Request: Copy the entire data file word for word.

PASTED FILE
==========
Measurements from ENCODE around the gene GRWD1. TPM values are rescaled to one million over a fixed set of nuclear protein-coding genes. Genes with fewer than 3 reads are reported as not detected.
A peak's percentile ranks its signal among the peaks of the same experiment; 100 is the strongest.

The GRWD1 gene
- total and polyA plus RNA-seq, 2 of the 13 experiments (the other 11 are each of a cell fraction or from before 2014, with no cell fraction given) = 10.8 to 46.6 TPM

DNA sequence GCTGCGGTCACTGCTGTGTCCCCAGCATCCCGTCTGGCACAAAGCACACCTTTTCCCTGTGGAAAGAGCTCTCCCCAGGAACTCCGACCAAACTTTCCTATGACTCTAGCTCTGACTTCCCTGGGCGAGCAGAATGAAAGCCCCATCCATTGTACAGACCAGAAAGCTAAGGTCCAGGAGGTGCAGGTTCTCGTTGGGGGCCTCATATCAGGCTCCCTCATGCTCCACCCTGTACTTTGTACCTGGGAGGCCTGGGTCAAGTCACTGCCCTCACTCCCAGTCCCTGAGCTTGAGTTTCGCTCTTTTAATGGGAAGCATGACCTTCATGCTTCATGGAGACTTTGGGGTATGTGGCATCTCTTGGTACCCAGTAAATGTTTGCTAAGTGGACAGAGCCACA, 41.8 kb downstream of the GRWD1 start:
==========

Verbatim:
Measurements from ENCODE around the gene GRWD1. TPM values are rescaled to one million over a fixed set of nuclear protein-coding genes. Genes with fewer than 3 reads are reported as not detected.
A peak's percentile ranks its signal among the peaks of the same experiment; 100 is the strongest.

The GRWD1 gene
- total and polyA plus RNA-seq, 2 of the 13 experiments (the other 11 are each of a cell fraction or from before 2014, with no cell fraction given) = 10.8 to 46.6 TPM

DNA sequence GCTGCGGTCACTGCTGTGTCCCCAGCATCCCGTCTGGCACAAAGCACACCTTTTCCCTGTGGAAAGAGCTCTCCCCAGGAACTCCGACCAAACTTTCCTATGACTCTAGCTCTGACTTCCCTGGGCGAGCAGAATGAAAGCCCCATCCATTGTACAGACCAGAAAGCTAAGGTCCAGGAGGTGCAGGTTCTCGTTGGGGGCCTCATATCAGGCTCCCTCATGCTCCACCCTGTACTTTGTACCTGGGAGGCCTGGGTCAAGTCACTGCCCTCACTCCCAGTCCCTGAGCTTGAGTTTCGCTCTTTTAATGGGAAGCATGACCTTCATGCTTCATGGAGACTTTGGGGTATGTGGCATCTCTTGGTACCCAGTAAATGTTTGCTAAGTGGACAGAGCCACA, 41.8 kb downstream of the GRWD1 start: